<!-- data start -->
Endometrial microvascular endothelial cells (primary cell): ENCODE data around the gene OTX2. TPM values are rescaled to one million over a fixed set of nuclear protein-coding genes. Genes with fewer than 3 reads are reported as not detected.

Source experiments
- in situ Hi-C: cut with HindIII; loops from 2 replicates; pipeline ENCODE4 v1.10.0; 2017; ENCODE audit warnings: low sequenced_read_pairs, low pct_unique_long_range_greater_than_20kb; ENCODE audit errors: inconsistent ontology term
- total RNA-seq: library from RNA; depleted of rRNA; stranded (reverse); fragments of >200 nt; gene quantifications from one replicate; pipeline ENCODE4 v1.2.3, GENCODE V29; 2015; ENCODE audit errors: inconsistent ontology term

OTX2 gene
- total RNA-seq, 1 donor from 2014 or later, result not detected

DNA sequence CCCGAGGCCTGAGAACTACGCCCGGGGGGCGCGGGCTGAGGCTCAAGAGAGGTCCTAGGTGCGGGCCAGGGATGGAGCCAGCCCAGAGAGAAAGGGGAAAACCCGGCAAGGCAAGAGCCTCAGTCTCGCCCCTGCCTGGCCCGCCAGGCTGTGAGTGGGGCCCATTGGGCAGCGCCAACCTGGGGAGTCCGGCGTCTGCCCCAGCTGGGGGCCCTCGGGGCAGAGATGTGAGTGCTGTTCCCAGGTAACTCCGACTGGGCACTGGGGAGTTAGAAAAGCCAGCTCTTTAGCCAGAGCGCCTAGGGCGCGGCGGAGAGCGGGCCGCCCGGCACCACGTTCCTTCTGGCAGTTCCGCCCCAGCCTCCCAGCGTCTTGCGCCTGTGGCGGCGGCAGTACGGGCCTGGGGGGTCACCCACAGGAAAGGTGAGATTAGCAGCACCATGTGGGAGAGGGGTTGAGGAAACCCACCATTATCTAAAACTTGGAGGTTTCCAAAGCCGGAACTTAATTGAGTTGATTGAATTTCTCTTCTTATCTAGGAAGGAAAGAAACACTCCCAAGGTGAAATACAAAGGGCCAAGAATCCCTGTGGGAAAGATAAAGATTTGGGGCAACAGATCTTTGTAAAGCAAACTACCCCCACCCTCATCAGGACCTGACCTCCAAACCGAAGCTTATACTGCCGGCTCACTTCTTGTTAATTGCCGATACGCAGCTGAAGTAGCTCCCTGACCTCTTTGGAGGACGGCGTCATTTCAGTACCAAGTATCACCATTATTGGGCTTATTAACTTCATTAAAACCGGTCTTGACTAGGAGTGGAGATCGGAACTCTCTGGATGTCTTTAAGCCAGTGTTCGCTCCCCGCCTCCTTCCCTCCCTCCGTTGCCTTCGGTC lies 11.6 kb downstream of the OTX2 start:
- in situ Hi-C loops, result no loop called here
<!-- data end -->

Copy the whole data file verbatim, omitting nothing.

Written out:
Endometrial microvascular endothelial cells (primary cell): ENCODE data around the gene OTX2. TPM values are rescaled to one million over a fixed set of nuclear protein-coding genes. Genes with fewer than 3 reads are reported as not detected.

Source experiments
- in situ Hi-C: cut with HindIII; loops from 2 replicates; pipeline ENCODE4 v1.10.0; 2017; ENCODE audit warnings: low sequenced_read_pairs, low pct_unique_long_range_greater_than_20kb; ENCODE audit errors: inconsistent ontology term
- total RNA-seq: library from RNA; depleted of rRNA; stranded (reverse); fragments of >200 nt; gene quantifications from one replicate; pipeline ENCODE4 v1.2.3, GENCODE V29; 2015; ENCODE audit errors: inconsistent ontology term

OTX2 gene
- total RNA-seq, 1 donor from 2014 or later, result not detected

DNA sequence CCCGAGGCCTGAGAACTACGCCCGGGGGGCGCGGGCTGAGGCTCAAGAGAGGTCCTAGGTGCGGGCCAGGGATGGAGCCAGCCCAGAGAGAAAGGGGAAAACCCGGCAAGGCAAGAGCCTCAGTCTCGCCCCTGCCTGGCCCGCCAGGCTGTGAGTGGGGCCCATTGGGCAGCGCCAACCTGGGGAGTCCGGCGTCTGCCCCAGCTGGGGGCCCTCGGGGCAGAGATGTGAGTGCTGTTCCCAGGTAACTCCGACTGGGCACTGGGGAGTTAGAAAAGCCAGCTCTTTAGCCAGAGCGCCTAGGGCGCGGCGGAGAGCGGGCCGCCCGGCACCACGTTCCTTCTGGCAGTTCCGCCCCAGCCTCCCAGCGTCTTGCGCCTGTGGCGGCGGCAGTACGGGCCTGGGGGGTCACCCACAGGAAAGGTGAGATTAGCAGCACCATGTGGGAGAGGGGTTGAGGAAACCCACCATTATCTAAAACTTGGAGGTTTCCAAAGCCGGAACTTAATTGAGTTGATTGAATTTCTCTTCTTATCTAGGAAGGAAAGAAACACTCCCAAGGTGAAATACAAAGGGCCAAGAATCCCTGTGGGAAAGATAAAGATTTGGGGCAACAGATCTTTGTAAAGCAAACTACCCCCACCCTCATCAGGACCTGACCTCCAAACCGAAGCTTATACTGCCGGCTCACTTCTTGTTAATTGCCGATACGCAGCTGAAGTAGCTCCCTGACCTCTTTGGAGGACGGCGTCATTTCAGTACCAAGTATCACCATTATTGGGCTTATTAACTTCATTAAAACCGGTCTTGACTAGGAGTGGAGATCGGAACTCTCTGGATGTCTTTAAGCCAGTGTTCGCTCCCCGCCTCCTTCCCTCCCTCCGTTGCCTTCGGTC lies 11.6 kb downstream of the OTX2 start:
- in situ Hi-C loops, result no loop called here